With Gov. Gavin Newsom launching his massive “Wear a Mask” public awareness campaign, funded largely by the Chan Zuckerberg Initiative (Facebook), Colusa County Public Health officials and the Centers for Disease Control are urging people to wear masks, while not losing sight of the primary methods that prevent people from getting sick in the first place: personal hygiene and avoiding close contact with other people.
“Wash your hands, wash your hands, wash for hands,” said Health and Human Services Director Elizabeth Kelly, during last week’s report to the Colusa County Board of Supervisors.
Newsom’s mask campaign is taking an aggressive approach to try to slow the spread of COVID-19, and the campaign will continue until at least the end of the year, state officials said it a press release.
Colusa County reported 60 active cases of COVID-19 as of Monday, (83 to date), 164 quarantined, 1 hospitalization, and zero deaths.
Colusa County Public Health Officer Dr. Gregory W. Burt, in a news release Friday, said more individuals are expected to be quarantined, as expected, as contact tracing continues.
“Compliance with public health protocols related to reducing virus transmission and spread of the virus are critical to maintaining community health,” he said.
According to Gov. Newsom, California is averaging about 7,900 new cases of COVID-19 per day.
Newsom said the state has also increased testing, averaging about 100, 000 tests per day (a record 127,000 tests on Saturday), with about 6.8 percent of the population testing positive.
“As testing goes up, the positivity rate goes up,” he said, at Monday’s press briefing.
Colusa County was also added to the Newsom’s “watch” list for targeted enforcement by state agencies for businesses to follow the CA Public Health safety guidelines on occupancy limits and other recommendations, which include posting signs for customers to wear a face covering.
While scientists work to develop a vaccine to prevent COVID-19, people are encouraged to avoid exposure to the coronavirus.
The CDC recommends people wash their hands for at least 20 seconds; keep a physical distance of 6 feet from others; clean and then disinfect frequently used surfaces; stay home if you are sick; avoid touching your face; cover your cough or sneeze; monitor your daily health by being alert to symptoms such as fever, couth, shortness of breath.
“This is especially important if you are running essential errands, going into the office or workplace, and in setting where it may be difficult to keep a physical distance of 6 feet,” the CDC noted.
COVID-19 spreads mainly from person to person through respiratory droplets produced when an infected person coughs, sneezes, talks, or raises their voice, according to the CDC. These droplets can land in the mouths or noses of people who are nearby or possibly be inhaled into the lungs.
The CDC said recent studies show that a significant portion of individuals with COVID-19 lack symptoms (asymptomatic) and that even those who eventually develop symptoms (“pre-symptomatic”) can transmit the virus to others before showing symptoms.
To reduce the spread of COVID-19, Colusa County Public Health recommends people wear face coverings in public settings when keeping a physical distance is difficult to maintain. Health officials recommend a multi-layered cloth covering that reaches above the nose, below the chin, and fits snugly against the sides of the face. People should also be aware that putting on and taking off a mask should be done with clean hands to avoid self infection, and people are encouraged not to touch their faces and masks with their hands while wearing them.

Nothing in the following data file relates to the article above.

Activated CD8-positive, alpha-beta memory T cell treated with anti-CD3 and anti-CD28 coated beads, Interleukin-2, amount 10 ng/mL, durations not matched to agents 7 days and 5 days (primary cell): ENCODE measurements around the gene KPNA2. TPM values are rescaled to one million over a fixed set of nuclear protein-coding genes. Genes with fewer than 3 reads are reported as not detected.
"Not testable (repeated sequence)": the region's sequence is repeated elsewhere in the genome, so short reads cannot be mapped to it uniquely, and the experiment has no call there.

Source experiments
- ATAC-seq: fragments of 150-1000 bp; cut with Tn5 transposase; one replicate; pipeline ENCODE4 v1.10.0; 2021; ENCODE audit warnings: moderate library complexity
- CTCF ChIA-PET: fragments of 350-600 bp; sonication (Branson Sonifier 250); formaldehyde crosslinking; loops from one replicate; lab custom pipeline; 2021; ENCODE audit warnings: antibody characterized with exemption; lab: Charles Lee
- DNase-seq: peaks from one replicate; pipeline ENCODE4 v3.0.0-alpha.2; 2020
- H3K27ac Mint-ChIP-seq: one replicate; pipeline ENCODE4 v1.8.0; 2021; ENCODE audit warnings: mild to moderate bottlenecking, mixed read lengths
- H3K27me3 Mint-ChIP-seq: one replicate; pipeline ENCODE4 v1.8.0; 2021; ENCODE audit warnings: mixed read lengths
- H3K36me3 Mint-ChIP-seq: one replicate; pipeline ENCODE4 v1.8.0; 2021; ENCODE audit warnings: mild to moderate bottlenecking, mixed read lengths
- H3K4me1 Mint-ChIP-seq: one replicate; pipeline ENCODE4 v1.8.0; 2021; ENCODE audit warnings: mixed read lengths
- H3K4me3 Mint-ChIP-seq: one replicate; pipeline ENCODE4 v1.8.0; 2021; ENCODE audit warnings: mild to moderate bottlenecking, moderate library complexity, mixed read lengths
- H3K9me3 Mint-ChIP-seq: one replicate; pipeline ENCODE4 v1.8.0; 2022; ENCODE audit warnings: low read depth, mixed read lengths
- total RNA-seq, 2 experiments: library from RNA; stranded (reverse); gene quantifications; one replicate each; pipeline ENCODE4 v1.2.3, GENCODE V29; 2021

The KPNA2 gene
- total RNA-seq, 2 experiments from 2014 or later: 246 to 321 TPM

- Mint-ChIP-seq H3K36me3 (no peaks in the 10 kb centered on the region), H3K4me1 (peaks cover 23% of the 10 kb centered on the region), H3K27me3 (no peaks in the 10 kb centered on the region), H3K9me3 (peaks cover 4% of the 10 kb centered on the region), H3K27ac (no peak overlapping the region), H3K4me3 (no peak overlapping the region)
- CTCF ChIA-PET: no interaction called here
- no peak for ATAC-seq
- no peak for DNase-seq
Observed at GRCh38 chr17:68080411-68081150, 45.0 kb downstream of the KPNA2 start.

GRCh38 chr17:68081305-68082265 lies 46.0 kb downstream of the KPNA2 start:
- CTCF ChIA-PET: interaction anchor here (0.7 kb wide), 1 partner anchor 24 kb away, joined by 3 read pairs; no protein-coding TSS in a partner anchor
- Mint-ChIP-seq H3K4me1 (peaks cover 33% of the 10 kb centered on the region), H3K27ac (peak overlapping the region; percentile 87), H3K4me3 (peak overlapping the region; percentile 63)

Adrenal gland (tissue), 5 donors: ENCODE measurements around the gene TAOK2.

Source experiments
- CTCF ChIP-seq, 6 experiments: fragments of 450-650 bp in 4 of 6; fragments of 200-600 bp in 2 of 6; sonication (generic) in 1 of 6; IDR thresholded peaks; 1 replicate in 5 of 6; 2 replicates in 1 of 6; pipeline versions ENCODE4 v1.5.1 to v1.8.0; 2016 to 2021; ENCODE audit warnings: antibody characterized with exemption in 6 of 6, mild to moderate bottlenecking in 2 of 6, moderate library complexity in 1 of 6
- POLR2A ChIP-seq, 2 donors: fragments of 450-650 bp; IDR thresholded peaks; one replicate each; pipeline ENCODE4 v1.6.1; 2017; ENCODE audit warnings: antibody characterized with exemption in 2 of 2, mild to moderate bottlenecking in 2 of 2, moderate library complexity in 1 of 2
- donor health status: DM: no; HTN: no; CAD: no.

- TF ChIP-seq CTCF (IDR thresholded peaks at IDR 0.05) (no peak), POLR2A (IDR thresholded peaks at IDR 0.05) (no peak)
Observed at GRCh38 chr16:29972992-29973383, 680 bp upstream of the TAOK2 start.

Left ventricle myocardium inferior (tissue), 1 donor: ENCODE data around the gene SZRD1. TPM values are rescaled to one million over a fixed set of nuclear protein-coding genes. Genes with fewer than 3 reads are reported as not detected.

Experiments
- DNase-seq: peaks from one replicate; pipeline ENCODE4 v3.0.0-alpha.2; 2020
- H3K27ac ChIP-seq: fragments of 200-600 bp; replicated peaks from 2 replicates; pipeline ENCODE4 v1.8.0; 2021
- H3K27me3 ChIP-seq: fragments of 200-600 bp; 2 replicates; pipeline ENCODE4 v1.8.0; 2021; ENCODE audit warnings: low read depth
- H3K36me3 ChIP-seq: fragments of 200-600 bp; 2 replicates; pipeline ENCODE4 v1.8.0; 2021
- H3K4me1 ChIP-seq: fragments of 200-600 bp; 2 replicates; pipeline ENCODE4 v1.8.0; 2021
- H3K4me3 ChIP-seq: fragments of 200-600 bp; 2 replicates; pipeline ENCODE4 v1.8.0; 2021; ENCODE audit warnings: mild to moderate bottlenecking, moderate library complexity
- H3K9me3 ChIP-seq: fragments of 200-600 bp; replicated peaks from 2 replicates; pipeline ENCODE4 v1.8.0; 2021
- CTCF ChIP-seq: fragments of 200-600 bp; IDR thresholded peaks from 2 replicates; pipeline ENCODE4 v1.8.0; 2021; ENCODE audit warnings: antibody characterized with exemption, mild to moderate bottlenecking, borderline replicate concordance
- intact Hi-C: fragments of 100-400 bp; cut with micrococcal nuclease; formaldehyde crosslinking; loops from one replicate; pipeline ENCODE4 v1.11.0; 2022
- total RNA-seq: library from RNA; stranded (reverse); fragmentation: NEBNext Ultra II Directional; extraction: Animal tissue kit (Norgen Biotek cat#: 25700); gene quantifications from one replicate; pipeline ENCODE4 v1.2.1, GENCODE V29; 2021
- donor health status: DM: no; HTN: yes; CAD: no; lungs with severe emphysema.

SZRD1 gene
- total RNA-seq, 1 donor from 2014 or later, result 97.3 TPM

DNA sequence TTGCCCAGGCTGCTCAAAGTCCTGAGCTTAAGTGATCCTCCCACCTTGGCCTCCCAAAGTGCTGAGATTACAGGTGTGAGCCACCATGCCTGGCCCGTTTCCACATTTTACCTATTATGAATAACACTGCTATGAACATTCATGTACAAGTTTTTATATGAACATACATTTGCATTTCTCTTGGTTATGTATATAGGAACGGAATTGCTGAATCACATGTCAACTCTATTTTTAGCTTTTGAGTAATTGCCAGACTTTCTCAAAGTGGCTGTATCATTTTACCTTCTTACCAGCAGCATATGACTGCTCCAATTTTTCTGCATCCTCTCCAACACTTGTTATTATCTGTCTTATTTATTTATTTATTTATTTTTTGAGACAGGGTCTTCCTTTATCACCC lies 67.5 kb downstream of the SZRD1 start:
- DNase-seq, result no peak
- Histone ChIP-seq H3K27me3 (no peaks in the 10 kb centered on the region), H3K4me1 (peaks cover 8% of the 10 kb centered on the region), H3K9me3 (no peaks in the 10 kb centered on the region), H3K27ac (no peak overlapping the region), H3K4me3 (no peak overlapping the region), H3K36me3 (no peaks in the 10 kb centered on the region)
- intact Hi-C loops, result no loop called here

Colusa County Public Health currently has 15 tracers that are backtracking to see if the rise in local COVID-19 cases can be linked to specific gatherings or business operations, but Kelly said that does not appear to be the case.
“The bottom line is this: people are moving around,” Kelly said. “With that movement you are going to have an increase in cases.”
While members of the public have asked health officials for specific locations of positive cases, officials equate that information as “outing” individuals for having the illness.
Kelly said people should assume that everyone they have contact with could transmit the virus.
While some blamed the Colusa County Board of Supervisors for “opening the county” too soon, causing an increase in COVID-19 by the action taken on May 27, officials said the issue then was about the protection of civil rights and the decision not to police activity.
Kelly said Colusa County residents have always – and still are – under state health guidelines, and has asked for people to take personal responsibility to take measures to protect their health and slow the spread of COVID-19, including the wearing of masks for the protection of others.
“We are just not going to enforce it,” she said.
Board Chairwoman Denise Carter also encouraged personal responsibility, and said staying healthy is the key to the county staying open.
At the direction of the Board of Supervisors, following a special meeting on Monday, all county staff have been directed to adhere to federal and state guidance, orders, directives, and statutes regarding COVID-19, in performing work for the county.
Additionally, the county will place necessary signage and controls for county buildings requiring the public to follow masking guidance while doing business in county facilities to the extent not exempt under state guidance.
In a press release, on Monday, county officials said the county may implement a related interim policy, if necessary, at their next meeting. ■